Dangling at the end of the rope, half-way up the rock-face, I was shaken by my fall, but confident in the knowledge that I was secure. The rope, fastened to the cliff above, and held by my invisible instructor, had held fast. There was no longer anything to fear because I had proof of its dependability.
Months earlier, I had applied for, and been granted, one of four scholarships funded annually by a local benefactor. I was now committed to four weeks of canoing, rock-climbing, orienteering, and assault courses at an Outward Bound Activity Centre on the West Wales coast. I knew little of the challenges and ahead of me.
Aged seventeen, we travelled by train, negotiating several changes, until we arrived at Rhowniar Outward Bound Centre, near Towyn. The previous few weeks had involved hurried preparations, putting together the kit I would need; several pairs of trousers, cotton and woollen socks which had been knitted for me in royal blue, bright green and red; Perhaps I figured that my socks would be spotted were I to get lost. I remember with horror how the colours ran on their first wash. I also had a brand new pair of climbing boots, and applying surgical spirit to my feet to harden them up, per instructions. To this day, surgical spirit instantly reminds me of camping stoves and sore feet.
We were shown our dormitory accommodation, we were allocated to different ones to gain maximum benefit from the experience. Many of the bunks had been taken by those who had arrived first, and I was surprised by the number of police cadets from places like Liverpool. This quiet schoolgirl from Devon, who had recently become a Christian and wanted to read her Bible, had been thrown in at the deep end.
One of our greatest challenges was the assault course high in the trees, where a jump of a few inches, many feet off the ground was scary, but exhilarating when achieved. Canoeing began with being capsized and taught to breathe the air in the space within the upturned boat. My fear of being under water, and an earlier perforated ear-drum came to the fore.
I particularly enjoyed the orienteering as I was keen on geography. Using a compass to plot a route and reach a planned destination. This was a group activity with each of us taking turns to lead, and an assessment given of our leadership skills. Other challenges involved a three-day hike, carrying all our camping equipment, covering some forty miles. The achievement of climbing a summit and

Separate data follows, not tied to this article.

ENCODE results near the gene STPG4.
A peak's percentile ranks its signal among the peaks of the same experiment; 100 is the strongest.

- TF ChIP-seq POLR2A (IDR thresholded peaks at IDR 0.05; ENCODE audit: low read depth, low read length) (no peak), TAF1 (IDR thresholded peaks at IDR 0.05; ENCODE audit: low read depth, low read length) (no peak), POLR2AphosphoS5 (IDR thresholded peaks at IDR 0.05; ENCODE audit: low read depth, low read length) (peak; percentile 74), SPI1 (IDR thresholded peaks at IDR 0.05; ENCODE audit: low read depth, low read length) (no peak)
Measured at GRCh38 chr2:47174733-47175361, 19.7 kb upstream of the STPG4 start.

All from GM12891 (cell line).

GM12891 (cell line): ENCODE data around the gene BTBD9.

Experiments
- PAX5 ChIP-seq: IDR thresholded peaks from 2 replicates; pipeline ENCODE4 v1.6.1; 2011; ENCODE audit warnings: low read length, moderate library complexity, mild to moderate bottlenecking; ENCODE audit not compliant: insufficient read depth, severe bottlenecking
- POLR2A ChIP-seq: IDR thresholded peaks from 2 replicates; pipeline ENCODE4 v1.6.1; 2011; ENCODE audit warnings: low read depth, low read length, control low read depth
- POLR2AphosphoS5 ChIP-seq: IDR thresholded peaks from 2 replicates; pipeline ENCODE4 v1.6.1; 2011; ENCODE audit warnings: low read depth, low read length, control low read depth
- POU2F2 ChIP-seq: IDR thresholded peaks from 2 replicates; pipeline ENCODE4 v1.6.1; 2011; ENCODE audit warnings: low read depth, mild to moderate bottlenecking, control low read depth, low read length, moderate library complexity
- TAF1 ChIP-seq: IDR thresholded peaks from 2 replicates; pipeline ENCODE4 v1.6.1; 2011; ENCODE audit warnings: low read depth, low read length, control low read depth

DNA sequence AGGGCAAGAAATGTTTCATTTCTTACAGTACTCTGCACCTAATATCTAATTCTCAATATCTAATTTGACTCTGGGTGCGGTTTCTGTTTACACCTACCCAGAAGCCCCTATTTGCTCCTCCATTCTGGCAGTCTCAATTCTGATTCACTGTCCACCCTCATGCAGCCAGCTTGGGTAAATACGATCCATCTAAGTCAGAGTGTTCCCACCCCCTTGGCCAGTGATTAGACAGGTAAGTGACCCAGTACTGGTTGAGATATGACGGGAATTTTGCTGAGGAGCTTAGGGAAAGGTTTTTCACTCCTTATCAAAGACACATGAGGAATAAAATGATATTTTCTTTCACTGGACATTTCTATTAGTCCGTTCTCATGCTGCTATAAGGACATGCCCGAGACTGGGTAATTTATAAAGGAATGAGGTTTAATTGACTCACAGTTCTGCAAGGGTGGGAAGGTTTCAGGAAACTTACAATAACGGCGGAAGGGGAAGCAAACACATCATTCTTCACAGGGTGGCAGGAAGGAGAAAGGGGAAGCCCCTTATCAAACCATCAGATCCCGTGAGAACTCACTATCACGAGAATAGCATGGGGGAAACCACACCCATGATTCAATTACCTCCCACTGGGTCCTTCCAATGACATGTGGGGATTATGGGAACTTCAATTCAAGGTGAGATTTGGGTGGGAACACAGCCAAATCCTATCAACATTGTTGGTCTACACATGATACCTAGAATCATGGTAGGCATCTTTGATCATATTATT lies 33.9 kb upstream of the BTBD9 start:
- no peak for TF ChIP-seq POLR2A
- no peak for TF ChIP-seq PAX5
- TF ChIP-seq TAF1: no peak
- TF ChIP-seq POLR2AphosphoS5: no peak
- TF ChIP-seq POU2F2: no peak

discovering the most spectacular view made the effort worthwhile.
For some reason, probably the good-looking instructor, I relished the challenge of rock-climbing and abseiling. Sometimes these were rocky outcrops, sometimes coastal cliffs, but the most scary was a cliff, down which we had abseiled, only to discover a cave at the base which was unseen from above. No doubt part of the challenge was our response to unforeseen difficulties.
The day on which I received a new level of confidence involved a fall on one such climb; We were ascending a cliff, using ropes and carabiners, and had been taught to move only one limb at a time, so that we always had three points of contact with the rock. Somehow I slipped; whether I overstretched, or simply missed my footing I do not know, but after a sharp jar, where the rope took the strain under my ribs, I found myself dangling unceremoniously at the end. It was a momentary realization that the rope had held, and I was safe.
Taking a few moments to find new holds for my hands and feet, and reassured by instructors, I began my assent again. But now everything was different; despite being shaken by the fall, the change in mentality was noticeable; my worst fear had been faced and the rope held fast. I climbed with renewed confidence, and much greater enjoyment in the knowledge that if the worst happened, I might be bruised, but I would be alive.
I really appreciated the lesson that I learned that day, and have sometimes used it as an illustration of faith in a God who, though we cannot see Him, keeps us safe, even if we fall.
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